The 4th International Baku Art Festival (Exhib. Review)
The 4th International Baku Art festival opened among the vaults and minarets of the event’s main venue, the Shirvanshah Palace, one of a handful examples of fifteenth-century Islamic architecture.
Housed at multiple venues around the city, including the hulking former Museum of Lenin (now State Carpet Museum),the festival showcased works by 65 contemporary artists from Central Asia, Russia, Europe, and the United States.
Around the city of Baku, a battle has unfolded between desires to update past glory, or to enter the globalized world and catch up with its consumption race. Since the eleventh century Baku has been an important trade post along the Silk Road, which shaped its traditional culture in Zoroastric, Christian, and Islamic traditions. The cultural cross-roads this fertile mountain country, Azerbaijan went into socio-economic decline under the Soviet system, taking with it the Azeri cultural scene.
Only after the fall of the Soviet Union did the country regain control of its oil resources, and vast sums of money poured back into the local economy. An overheard remark that oil drips from every corner of a new building proved to be true when looking at Baku’s ostentatious private residencies and trendy boutiques. Furthermore, historical architecture was badly restored so that it lost its authenticity. As in other oil-producing nations, Azeri industrialists aspire to promote contemporary art, which is in its fledging state.
The festival’s curator since its start eight years ago, Leyla Akhundzadeh (who also curated the Azerbaijani pavilion at the 52nd Venice Biennale) this year collaborated with Dilara Vagabova, and the two have followed the bureaucratic protocols of the city officials and Ministry of culture who fund the Biennale.
A grim prophesy, the Biennale’s title, Apocalypse or Universal Harmony: 2012, reflected on the commonly anticipated global shift. But in fact the theme described the city being drained of its cultural and historical lifeblood. Azerbaijan lost much of its creative capital when the intelligentsia fled after the bloody Nagorno Karabakh conflict in 1994. Those who stayed, homeless and displaced by the thousands, raised their children without proper homes or educations. This generation of artists could have added more creative, contemporary methods to the local art scene, who were lured into the Russian capital by its opportunities. Given this reflection, it is surprising that the festival didn’t make provisions for local artists, with only 15 in number shown.
There is a lack of both education and infrastructure for contemporary art. The existing art schools still operate along curricula inherited from the Soviet system, so that, with an emphasis on realism, the local artists were not exposed to newer contemporary practices such as video art. Yet several local artists offered a possible balance. Taus Makhacheva, originally from Dagestan, who studied at Goldsmiths, University of London, and now lives in Moscow, presented two haunting videos. The Karakul (2007) which was shot in Dagestan, evoked the close relationship of people to the land in Azerbaijan where 50% of the land is arable. The artist disguised herself as a half-human, half-animal by wearing a fitted body suit made out of a young lamb skin (karakul) that covered even her eyes and hands. By highlighting the connections between the two bodies,Makhacheva investigates a rediscovery of our forgotten relationship with nature.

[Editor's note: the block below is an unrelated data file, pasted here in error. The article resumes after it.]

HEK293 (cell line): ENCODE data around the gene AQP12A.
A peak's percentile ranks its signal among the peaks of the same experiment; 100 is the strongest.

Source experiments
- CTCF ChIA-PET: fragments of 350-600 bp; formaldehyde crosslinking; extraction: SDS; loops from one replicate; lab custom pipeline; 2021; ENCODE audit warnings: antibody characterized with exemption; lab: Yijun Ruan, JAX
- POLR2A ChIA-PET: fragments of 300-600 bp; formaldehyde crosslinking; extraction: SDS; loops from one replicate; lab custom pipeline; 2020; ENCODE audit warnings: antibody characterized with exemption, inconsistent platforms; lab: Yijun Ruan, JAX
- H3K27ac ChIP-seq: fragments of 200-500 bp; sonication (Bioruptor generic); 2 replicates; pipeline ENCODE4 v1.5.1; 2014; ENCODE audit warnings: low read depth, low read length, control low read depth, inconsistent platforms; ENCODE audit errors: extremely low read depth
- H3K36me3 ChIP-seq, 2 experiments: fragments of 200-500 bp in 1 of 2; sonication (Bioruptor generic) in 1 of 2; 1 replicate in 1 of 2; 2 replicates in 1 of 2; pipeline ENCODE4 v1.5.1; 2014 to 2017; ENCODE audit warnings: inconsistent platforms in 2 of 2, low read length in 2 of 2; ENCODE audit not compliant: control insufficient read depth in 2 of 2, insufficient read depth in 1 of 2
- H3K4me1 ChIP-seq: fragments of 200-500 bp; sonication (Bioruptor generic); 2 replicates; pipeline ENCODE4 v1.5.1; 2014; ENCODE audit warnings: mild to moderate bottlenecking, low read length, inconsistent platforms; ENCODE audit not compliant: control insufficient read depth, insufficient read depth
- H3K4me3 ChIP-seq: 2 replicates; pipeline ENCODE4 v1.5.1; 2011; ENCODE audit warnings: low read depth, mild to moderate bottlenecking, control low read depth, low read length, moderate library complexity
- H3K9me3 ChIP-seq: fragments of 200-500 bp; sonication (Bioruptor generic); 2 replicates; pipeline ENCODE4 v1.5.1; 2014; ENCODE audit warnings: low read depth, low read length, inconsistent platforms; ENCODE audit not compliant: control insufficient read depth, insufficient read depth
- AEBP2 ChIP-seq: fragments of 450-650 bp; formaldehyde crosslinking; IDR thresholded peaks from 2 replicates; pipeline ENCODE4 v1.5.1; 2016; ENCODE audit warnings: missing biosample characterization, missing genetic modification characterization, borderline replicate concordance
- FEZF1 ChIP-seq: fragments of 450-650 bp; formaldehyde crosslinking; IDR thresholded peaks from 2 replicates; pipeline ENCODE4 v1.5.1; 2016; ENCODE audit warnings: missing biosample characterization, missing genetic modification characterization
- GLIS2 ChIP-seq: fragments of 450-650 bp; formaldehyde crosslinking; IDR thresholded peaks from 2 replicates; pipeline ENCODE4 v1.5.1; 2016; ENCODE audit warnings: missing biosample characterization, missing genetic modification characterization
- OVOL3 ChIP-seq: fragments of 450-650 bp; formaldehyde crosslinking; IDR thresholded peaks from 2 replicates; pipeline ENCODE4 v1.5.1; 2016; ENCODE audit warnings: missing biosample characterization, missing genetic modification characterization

Her other video, Space of Celebration (2009), addresses the new culture of consumption displayed through excessive marriage rituals, such as a place setting for a thousand guests.
Touching on similar themes, but with less success, are the representational paintings by the self taught, Baku-based artist Farid Rasulov. His works mock a society where monetary wealth is becoming a priority. Facing forward against a blue background, the artist cradles a flamingo–a trophy perhaps-in the crook of his arm.
Several international artists found the festival’s theme a productive environment. Uncertainty about the future of mankind emanated from New Camouflage (2008), an installation by Vibha Galhotra. The artist collaged the photographs of her native Delhi. The installation consisted of a myriad of copies of city images taken from the top of a mosque, Jama Masjid, which the artist shot and montaged onto the wall. The artist included four mannequins of soldiers, positioning them close to the wall. The panoramas of the city were silkscreened onto the mannequins’ fatigues to communicate the idea of the inhabitants being an intrinsic part of the megalopolis struggling with overpopulation and pollution.
Compared to most biennales, the week-long festival was short and limited the potential merging of cultures, and the educational opportunities that these events provide. For the curators Akhundzadeh and Vagabova, the cause for this brevity was a misappropriation of funds, and this reduced the event to a succession of exhibition openings and networking hype. The fact that many of the works were unrelated to the local context was also a disadvantage. An educational platform where talks and discussions take place, along with site-specific art projects are feasible steps to make this event more productive in the future.
If only the efforts and ambitions that went into the opening of the stunning Museum of Modern Art in Baku could have been directed to support the fledgling local contemporary art scene. Instead, the space has been filled with local art that fits the taste of local industrialists. There are also plans to build a branch of the Guggenheim, turning the city into the equivalent of Bilbao or “Baku-bao.” The officials seem to have forgotten that contemporary art depends more on artists and education than bricks and glass.